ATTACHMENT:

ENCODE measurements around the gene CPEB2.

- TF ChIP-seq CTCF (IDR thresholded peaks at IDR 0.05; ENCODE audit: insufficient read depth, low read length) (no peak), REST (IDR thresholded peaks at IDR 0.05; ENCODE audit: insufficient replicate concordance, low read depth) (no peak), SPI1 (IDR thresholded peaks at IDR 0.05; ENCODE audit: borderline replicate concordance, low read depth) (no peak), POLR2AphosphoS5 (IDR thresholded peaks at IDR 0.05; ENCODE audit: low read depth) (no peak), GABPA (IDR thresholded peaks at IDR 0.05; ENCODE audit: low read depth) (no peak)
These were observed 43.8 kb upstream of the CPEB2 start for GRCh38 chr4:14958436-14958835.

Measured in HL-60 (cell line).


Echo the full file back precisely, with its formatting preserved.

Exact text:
ENCODE measurements around the gene CPEB2.

- TF ChIP-seq CTCF (IDR thresholded peaks at IDR 0.05; ENCODE audit: insufficient read depth, low read length) (no peak), REST (IDR thresholded peaks at IDR 0.05; ENCODE audit: insufficient replicate concordance, low read depth) (no peak), SPI1 (IDR thresholded peaks at IDR 0.05; ENCODE audit: borderline replicate concordance, low read depth) (no peak), POLR2AphosphoS5 (IDR thresholded peaks at IDR 0.05; ENCODE audit: low read depth) (no peak), GABPA (IDR thresholded peaks at IDR 0.05; ENCODE audit: low read depth) (no peak)
These were observed 43.8 kb upstream of the CPEB2 start for GRCh38 chr4:14958436-14958835.

Measured in HL-60 (cell line).